Professor Tanya Monro, Professor Emma Johnston and Professor Nalini Joshi spoke at the “Future Of Science – Women” event at the National Press Club on Wednesday 30 March. The event was co-hosted by the Australian Academy of Science. The panellists argued that the culture and institutional practices within the STEMM sector must be transformed if Australia is to meet the challenges of the innovation agenda.
Renowned ABC show Q&A put politics aside for a wonderful and well-received episode on science, with three women in STEMM taking centre stage: Professor Emma Johnston (marine ecologist and presenter of Coast Australia); Dr Tamara Davis (dark matter and energy cosmologist); and Upulie Divisekera (molecular biologist and co-founder of Real Science). They were joined by Dr Alan Finkel (Australia’s chief scientist and former President of ATSE) and Professor Brian Greene (world renowned physicist and string theorist).
One audience member asked the panel to comment on the dominance of men in science careers post-PhD and whether there is “something that females find abhorrent in the current scientific review process.” Divisekera notes that women make up around 50% of undergraduate students in STEMM, but the gender breakdown comes down to 17% at senior roles due to subtle biases experienced throughout scientific careers.
Professor Johnston similarly references that she is one among the 17% of women STEMM professors in Australia; a fact that has remained largely unchanged for over five decades, with some science areas being worse off in recent years. Professor Johnston discusses SAGE as one solution, specifically referencing the partnership between the Australian Academy of Science and the Australian Academy of Technology and Engineering in addressing structural and cultural problems in science institutions that affect gender equity and other forms of diversity.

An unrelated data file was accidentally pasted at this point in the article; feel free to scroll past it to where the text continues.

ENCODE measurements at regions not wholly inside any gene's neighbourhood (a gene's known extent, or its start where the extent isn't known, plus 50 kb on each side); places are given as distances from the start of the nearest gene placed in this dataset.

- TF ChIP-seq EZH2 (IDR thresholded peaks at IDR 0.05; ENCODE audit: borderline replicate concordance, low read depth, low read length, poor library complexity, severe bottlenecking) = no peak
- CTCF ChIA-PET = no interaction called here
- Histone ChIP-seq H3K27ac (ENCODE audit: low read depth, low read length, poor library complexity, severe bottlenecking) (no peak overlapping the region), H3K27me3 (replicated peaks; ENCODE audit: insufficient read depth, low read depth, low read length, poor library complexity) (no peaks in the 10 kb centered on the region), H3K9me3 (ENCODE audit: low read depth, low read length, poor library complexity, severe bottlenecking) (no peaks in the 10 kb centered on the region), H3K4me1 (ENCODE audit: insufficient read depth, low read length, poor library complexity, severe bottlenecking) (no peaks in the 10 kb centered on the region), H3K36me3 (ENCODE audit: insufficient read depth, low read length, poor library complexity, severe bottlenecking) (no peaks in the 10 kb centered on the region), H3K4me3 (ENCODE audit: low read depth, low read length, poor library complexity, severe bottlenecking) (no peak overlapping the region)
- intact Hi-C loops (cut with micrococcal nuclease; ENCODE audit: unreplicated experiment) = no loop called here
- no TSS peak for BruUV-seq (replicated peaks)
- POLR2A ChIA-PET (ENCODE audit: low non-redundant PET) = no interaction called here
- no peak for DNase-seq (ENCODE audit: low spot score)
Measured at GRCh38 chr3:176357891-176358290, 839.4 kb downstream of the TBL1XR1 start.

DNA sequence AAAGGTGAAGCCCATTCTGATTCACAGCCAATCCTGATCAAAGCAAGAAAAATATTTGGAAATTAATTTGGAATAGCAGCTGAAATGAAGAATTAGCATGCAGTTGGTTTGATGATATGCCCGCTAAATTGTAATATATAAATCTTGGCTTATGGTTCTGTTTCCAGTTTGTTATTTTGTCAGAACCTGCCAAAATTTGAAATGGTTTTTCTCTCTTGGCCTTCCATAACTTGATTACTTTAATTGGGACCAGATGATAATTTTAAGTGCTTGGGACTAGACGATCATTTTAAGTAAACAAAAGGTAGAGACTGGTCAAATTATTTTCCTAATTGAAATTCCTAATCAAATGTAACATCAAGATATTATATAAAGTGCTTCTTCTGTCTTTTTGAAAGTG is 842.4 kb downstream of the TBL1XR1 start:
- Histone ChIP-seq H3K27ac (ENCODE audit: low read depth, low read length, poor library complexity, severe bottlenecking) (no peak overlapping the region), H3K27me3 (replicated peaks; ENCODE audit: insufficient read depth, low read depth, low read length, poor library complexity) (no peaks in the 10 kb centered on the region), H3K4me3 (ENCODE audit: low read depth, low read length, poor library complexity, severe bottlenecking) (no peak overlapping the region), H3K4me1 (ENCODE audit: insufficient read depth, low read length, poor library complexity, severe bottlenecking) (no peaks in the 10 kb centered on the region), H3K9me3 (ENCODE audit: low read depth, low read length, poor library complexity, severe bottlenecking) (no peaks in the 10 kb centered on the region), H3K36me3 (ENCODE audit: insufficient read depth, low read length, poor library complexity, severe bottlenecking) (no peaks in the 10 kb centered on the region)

Professor Nalini Joshi, SAGE Co-Chair, will be part of the Future of Science: Women panel discussion at the National Press Club on 30 March 2016. She is joined by Professor Tanya Monro, University of South Australia Deputy Vice Chancellor (Research & Innovation) who, like Professor Joshi, is also a SAGE Sponsor through their ARC Georgina Sweet Laureate Fellowships; and Professor Emma Johnston, Head of the Applied Marine and Estuarine Ecology Lab at The University of New South Wales.
Long gone are the days when Australian women scientists were forced to resign as soon they were married. But women are still seriously underrepresented in the sciences in Australia, and it gets worse the further up the ranks you look: in some disciplines, women comprise only one-fifth of senior positions.
So what are the barriers to women’s participation and how do they differ from those in other sectors? How do we overcome them in the current political context? And what does it mean for the future of Australian science if we don’t? Read more